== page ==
'Geometry of the Spirit'

Robbie Steinbach's works celebrates 400 years of harmony among diverse faith communities in Spain and Morocco


There was a time, centuries ago, when a confederation of Muslim, Christian and Jewish faithful lived in relative peace on the Iberian peninsula, overcoming the challenges of their disparate beliefs while elevating art, architecture, and literature to new heights. It was a time that came to be known as the Convivencia.

The word, which is Spanish for "coexistence," reflects a centuries-long era in which these faiths and societies lived, worked and upheld each other as in no other time in history. It was far from utopian, a time fraught with ups and downs, but its imprint upon the world through long stretches of peace is undeniable.

Robbie Steinbach, one of Taos' most notable photographers and printmakers, has embarked upon an exploration of the history of Convivencia and its contemporary relevance with her latest show, sponsored by the Taos Center for the Arts in collaboration with the Historic Taos Inn.

"Geometry of the Spirit" opens next week on Thursday (Jan.18) with a reception from 4 - 6 p.m.; however, those anxious to visit the exhibition will be rewarded beginning Monday (Jan.15) when Steinbach's photographs, monoprints, and fabric hangings will adorn the walls throughout Doc Martin's and the Adobe Bar. The show will continue through May 14.

Steinbach's fascination with the period, and the flourishing of the iconic Alhambra of Granada, Spain was sparked by her childhood favorite card game, "Authors." After she pulled Washington Irving's "Tales of the Alhambra" card, she turned to her encyclopedias to learn more about this extraordinary time and was quickly obsessed.

Finally, in 2016, Steinbach made her first visit to the Alhambra and other sites throughout Spain and Morocco.

"The whole area was like nothing I had ever seen," she recalled, noting that she is both an accomplished traveler and a collector of imagery. "The architectural patterns, repetitive and interlocking, were fascinating." The mirrored archways, intertwined patterns, and exquisite lettering all captured her fancy.

The Alhambra, whose roots may reach as far into the past as the Roman Empire, saw its footprint grow during the Convivencia, becoming known as the Red Castle. Its significance, beauty and mystery lives as its own character in not only Irving's book but also Paulo Coelho's "The Alchemist" and Salman Rushdie's "The Moor's Last Sigh."

In fact, it was described by Rushdie as "the palace of interlocking forms and secret wisdom, of pleasure-courts and water-gardens, that monument to a lost possibility that nevertheless has gone on standing long after its conquerors have fallen; like a testament to love that endures beyond defeat, to that most profound of our needs, to our need for flowing together, for putting an end to frontiers, for the dropping of the boundary of the self."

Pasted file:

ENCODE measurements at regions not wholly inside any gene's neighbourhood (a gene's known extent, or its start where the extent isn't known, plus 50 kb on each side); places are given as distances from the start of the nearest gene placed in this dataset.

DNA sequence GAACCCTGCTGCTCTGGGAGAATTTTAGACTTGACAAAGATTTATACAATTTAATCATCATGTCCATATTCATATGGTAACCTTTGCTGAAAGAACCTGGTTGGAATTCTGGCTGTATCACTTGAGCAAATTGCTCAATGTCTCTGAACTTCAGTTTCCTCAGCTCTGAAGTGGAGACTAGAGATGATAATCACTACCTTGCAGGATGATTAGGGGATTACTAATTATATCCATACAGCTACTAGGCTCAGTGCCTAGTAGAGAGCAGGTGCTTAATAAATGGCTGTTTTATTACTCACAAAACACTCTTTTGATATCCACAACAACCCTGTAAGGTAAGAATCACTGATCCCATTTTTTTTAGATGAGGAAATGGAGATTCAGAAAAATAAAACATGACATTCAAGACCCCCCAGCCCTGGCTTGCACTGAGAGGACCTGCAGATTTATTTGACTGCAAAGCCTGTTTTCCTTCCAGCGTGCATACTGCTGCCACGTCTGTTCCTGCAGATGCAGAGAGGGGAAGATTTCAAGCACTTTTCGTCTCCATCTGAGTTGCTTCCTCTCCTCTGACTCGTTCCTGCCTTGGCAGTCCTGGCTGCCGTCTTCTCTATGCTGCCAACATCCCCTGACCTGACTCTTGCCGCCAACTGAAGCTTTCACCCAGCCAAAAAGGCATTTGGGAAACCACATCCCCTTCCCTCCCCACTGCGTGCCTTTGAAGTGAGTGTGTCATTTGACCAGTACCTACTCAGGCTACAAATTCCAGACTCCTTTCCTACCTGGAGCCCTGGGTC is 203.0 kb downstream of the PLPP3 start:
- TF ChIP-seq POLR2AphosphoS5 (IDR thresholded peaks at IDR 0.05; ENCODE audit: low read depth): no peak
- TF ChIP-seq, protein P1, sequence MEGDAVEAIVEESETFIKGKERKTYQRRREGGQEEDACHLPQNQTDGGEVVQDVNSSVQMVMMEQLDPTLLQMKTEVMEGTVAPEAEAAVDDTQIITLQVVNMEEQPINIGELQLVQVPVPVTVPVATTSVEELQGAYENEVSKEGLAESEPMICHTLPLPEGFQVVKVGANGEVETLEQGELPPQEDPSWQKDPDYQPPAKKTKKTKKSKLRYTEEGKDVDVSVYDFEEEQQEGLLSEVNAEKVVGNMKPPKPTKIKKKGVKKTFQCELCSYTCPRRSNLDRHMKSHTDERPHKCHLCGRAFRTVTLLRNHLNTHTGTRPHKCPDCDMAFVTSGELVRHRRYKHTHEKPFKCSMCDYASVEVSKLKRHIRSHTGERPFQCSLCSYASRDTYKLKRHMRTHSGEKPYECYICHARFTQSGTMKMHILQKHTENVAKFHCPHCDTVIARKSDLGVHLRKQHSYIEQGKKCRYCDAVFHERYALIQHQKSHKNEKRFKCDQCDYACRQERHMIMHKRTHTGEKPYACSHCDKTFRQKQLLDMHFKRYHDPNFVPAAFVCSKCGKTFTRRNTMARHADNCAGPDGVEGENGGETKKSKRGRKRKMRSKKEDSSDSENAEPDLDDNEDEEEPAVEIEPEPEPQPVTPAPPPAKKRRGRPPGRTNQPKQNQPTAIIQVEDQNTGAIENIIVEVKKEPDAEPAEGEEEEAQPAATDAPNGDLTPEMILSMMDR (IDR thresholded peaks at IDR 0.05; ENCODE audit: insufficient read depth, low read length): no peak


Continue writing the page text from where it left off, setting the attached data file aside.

And, in a 1970s BBC documentary titled "The Ascent of Man," Jacob Bronowski studied the influence of the Alhambra on Western mathematics, art and philosophy owing to the enormous "impact of Pythagorean thought in the Islamic Empire," illustrated nowhere better than in the ratio and designs of Alhambra's tiled walls.

This descriptive is what both captured Steinbach and inspired that which she endeavors to bring to life with "Geometry of the Spirit."

"I became fascinated with the intricacies of the stonework and the tiles and, keeping in mind the diverse populations that created them, I thought of how we can still create a world where beauty and peace can prevail," she explained.

The exhibit Steinbach has prepared for her audience is a stunning display of that reflection, from the Alhambra and beyond. Blue stucco doors that open onto a sky of the same color, as she captured in the mountainous town of Chefchaouen, Morocco, is a particular delight. Clinging precariously to the craggy sides of the Rif Mountains, the town was cut off from the outside world until 100 years ago.

The Alcázar of Seville, Spain the oldest continuously occupied royal palace in Europe, is also a subject of Steinbach's astute eye. The 'Baths of Lady Maria de Padilla' - the only woman in Peter the Cruel's harem of whom he never tired - is a stunning image of stone reflecting upon water.

Steinbach, who is renowned for her portraiture, has moved into a bolder, brighter place that embraces her traveling instincts and her love of imagery, of which she says, "is the opening of a door and of seeing a worldview."

"It's about creating a new awareness. There is always a need to bring something fresh if you're an artist," she said. "Trying to stay open to new opportunities, being interested in new things and bringing a new perspective is what being an artist is all about."

In addition to photographs, Steinbach will be exhibiting black and white tiles and monoprints created from her photographs, and hangings that originate from transparencies of her photos laid upon fabric to add depth and definition to the images she collected during these extraordinary travels.

It's clear in speaking with Steinbach that "Geometry of the Spirit" is the culmination of her life's dream, both as a photographer and a philosopher. "I hope everyone can tap into the significance of this time period and into the organic beauty of what Convivencia embraced," she reflected.

This is both a timely and assuring exhibition upon which we can all reflect.

The exhibit and opening reception are free and appropriate for all ages.

The Historic Taos Inn is located at 125 Paseo del Pueblo Norte, and may be contacted at (575) 758-2233, or at the website, taosinn.com. You may also contact TCA at (575) 758-2052, or tcataos.org.


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